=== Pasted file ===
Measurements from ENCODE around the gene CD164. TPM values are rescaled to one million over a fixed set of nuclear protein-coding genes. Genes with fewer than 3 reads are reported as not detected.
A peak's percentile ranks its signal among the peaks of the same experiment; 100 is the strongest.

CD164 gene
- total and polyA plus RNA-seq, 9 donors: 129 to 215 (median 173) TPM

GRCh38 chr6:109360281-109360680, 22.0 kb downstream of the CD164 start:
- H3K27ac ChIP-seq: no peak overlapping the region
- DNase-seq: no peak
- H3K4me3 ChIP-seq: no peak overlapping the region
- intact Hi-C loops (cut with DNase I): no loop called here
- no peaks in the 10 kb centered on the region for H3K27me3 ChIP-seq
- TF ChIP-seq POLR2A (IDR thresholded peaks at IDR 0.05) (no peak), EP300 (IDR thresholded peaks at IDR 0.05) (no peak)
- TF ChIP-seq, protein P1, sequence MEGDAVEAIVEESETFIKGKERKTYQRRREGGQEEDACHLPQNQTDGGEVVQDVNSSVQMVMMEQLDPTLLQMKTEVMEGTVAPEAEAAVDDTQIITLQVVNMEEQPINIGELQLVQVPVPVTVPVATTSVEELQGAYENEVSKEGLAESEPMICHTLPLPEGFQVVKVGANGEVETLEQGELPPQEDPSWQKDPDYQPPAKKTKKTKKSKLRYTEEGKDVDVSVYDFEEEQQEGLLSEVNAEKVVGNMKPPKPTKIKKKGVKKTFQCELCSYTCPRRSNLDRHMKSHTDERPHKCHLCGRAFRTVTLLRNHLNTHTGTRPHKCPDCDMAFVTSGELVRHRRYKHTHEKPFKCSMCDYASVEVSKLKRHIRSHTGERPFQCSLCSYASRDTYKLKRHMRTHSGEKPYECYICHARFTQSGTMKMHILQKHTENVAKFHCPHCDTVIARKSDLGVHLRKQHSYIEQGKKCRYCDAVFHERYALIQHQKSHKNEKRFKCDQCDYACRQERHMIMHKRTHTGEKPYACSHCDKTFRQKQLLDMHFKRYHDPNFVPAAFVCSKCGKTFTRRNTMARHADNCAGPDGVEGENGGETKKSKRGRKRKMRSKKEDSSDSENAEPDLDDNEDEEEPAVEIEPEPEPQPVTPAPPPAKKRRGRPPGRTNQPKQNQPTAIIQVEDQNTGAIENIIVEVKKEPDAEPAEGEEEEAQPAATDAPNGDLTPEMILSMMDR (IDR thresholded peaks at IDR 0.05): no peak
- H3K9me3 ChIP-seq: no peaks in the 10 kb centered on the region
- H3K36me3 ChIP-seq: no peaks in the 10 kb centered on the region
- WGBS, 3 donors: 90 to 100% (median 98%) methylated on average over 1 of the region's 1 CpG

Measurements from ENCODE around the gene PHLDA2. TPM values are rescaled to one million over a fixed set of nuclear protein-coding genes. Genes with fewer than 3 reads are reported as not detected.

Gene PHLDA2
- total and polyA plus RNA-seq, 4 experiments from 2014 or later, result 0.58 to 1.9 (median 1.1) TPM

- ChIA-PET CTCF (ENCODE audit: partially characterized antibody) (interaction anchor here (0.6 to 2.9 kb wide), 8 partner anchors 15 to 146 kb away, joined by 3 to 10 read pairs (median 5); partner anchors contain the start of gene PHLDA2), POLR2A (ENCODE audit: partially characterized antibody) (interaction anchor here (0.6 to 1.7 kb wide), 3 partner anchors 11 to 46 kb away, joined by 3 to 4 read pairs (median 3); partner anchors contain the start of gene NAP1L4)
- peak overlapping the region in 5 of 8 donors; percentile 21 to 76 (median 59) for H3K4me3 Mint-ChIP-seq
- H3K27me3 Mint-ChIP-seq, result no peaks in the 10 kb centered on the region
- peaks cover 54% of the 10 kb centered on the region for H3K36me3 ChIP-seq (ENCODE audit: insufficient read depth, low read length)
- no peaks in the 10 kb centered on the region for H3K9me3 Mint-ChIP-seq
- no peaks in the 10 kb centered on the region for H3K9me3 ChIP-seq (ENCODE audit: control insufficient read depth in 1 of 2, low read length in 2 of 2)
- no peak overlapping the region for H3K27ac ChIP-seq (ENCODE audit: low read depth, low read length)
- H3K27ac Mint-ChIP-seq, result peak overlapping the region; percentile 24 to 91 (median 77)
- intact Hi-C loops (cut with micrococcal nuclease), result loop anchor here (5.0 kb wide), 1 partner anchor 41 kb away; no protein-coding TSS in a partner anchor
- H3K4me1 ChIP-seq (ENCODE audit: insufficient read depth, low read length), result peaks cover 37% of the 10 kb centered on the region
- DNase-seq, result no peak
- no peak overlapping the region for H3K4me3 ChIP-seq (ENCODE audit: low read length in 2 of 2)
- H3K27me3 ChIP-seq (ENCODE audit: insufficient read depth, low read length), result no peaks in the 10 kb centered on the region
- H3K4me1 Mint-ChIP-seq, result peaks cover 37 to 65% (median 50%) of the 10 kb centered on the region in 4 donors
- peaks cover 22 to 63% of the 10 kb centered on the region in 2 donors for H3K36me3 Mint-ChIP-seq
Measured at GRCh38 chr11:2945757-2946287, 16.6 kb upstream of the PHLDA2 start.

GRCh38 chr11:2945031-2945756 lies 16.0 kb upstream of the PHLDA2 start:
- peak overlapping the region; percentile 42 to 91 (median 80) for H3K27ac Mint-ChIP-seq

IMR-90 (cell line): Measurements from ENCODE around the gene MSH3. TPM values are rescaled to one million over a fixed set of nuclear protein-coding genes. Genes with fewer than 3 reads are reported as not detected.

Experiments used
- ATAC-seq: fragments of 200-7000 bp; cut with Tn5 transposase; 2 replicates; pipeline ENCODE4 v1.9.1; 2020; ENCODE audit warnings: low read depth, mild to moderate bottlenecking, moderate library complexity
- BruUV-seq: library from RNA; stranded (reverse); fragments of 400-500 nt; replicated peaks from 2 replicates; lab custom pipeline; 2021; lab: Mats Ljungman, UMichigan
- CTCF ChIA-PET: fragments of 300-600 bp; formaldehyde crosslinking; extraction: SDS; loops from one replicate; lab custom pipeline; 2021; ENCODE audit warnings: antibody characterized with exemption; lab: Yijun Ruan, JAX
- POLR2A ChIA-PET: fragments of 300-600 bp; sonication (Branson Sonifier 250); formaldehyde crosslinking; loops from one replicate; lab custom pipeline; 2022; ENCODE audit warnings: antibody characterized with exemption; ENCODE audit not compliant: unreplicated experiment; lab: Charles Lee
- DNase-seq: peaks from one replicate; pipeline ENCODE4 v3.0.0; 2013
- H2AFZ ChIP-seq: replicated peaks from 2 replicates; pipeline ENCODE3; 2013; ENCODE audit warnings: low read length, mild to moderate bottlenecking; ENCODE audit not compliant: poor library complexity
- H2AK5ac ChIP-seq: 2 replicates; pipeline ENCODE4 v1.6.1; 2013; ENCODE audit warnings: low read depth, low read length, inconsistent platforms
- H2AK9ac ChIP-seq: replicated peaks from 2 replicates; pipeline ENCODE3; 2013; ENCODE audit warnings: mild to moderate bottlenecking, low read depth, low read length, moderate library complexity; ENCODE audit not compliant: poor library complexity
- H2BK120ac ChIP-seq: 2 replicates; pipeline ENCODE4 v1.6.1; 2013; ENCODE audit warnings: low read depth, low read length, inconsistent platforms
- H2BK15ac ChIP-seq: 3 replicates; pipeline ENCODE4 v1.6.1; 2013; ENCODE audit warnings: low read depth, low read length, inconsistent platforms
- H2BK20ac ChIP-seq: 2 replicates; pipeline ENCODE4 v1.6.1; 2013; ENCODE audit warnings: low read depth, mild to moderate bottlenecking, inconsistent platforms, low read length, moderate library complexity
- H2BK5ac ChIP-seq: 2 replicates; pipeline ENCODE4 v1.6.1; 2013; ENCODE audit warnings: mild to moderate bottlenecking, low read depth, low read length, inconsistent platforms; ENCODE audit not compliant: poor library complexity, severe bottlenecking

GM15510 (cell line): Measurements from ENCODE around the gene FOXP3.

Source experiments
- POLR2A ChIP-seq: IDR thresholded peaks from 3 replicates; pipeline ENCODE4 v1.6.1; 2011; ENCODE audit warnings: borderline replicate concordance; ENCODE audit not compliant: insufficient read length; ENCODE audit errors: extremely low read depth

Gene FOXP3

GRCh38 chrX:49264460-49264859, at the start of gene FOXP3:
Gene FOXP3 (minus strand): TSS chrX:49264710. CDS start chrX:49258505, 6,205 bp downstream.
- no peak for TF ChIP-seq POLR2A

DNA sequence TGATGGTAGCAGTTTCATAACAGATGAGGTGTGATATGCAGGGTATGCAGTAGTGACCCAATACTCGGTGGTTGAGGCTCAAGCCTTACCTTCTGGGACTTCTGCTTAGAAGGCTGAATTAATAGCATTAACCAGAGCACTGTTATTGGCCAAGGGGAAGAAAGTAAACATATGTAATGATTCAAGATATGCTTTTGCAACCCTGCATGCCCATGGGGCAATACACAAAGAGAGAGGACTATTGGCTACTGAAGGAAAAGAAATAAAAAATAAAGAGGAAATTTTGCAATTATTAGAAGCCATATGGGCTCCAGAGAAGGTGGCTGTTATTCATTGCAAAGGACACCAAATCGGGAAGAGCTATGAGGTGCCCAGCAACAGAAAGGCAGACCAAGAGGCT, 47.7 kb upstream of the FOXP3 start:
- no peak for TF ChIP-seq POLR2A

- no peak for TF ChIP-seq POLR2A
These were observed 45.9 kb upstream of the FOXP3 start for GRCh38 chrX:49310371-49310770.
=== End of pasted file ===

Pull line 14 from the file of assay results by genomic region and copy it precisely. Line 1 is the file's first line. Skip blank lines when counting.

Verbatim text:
- H3K36me3 ChIP-seq: no peaks in the 10 kb centered on the region